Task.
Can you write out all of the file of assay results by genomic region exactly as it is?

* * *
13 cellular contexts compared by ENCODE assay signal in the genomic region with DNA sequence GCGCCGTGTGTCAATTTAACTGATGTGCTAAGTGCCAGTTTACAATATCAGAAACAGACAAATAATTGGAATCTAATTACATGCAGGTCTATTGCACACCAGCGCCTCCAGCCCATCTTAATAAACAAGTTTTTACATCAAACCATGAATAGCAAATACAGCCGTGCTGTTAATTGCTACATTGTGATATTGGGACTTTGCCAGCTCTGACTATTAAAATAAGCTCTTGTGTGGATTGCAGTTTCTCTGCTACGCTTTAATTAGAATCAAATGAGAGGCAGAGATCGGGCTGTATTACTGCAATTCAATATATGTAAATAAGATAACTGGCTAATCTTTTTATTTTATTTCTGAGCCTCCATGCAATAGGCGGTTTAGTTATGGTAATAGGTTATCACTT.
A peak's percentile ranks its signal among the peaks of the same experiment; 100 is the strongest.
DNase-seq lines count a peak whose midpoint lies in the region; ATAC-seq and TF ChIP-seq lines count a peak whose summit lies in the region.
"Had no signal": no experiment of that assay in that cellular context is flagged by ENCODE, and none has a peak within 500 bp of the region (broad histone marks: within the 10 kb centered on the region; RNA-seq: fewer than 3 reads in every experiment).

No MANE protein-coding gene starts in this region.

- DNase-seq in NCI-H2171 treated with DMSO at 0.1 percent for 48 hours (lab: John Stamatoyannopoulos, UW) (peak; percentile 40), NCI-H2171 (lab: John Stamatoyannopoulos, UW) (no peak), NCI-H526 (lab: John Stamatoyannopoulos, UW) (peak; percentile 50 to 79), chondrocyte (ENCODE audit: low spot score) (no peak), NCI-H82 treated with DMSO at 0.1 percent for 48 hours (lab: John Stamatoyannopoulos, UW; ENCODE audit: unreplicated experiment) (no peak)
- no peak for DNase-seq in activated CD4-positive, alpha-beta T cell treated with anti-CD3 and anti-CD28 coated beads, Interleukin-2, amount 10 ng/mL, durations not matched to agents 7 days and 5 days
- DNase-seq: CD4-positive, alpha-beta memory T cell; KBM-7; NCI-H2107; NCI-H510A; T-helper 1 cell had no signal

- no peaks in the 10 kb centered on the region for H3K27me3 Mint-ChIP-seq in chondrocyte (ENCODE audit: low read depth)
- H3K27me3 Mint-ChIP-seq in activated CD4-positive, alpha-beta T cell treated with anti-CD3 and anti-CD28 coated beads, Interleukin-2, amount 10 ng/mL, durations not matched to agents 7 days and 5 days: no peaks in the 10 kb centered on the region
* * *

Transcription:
13 cellular contexts compared by ENCODE assay signal in the genomic region with DNA sequence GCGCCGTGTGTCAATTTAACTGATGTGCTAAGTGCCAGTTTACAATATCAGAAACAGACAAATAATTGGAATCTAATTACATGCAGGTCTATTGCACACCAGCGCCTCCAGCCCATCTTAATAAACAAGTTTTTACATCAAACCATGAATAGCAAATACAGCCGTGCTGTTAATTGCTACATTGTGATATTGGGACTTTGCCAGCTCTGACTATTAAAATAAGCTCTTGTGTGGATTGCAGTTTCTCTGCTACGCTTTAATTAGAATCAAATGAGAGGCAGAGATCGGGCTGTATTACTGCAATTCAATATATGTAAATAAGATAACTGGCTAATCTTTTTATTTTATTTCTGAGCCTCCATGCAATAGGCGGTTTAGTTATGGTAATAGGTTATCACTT.
A peak's percentile ranks its signal among the peaks of the same experiment; 100 is the strongest.
DNase-seq lines count a peak whose midpoint lies in the region; ATAC-seq and TF ChIP-seq lines count a peak whose summit lies in the region.
"Had no signal": no experiment of that assay in that cellular context is flagged by ENCODE, and none has a peak within 500 bp of the region (broad histone marks: within the 10 kb centered on the region; RNA-seq: fewer than 3 reads in every experiment).

No MANE protein-coding gene starts in this region.

- DNase-seq in NCI-H2171 treated with DMSO at 0.1 percent for 48 hours (lab: John Stamatoyannopoulos, UW) (peak; percentile 40), NCI-H2171 (lab: John Stamatoyannopoulos, UW) (no peak), NCI-H526 (lab: John Stamatoyannopoulos, UW) (peak; percentile 50 to 79), chondrocyte (ENCODE audit: low spot score) (no peak), NCI-H82 treated with DMSO at 0.1 percent for 48 hours (lab: John Stamatoyannopoulos, UW; ENCODE audit: unreplicated experiment) (no peak)
- no peak for DNase-seq in activated CD4-positive, alpha-beta T cell treated with anti-CD3 and anti-CD28 coated beads, Interleukin-2, amount 10 ng/mL, durations not matched to agents 7 days and 5 days
- DNase-seq: CD4-positive, alpha-beta memory T cell; KBM-7; NCI-H2107; NCI-H510A; T-helper 1 cell had no signal

- no peaks in the 10 kb centered on the region for H3K27me3 Mint-ChIP-seq in chondrocyte (ENCODE audit: low read depth)
- H3K27me3 Mint-ChIP-seq in activated CD4-positive, alpha-beta T cell treated with anti-CD3 and anti-CD28 coated beads, Interleukin-2, amount 10 ng/mL, durations not matched to agents 7 days and 5 days: no peaks in the 10 kb centered on the region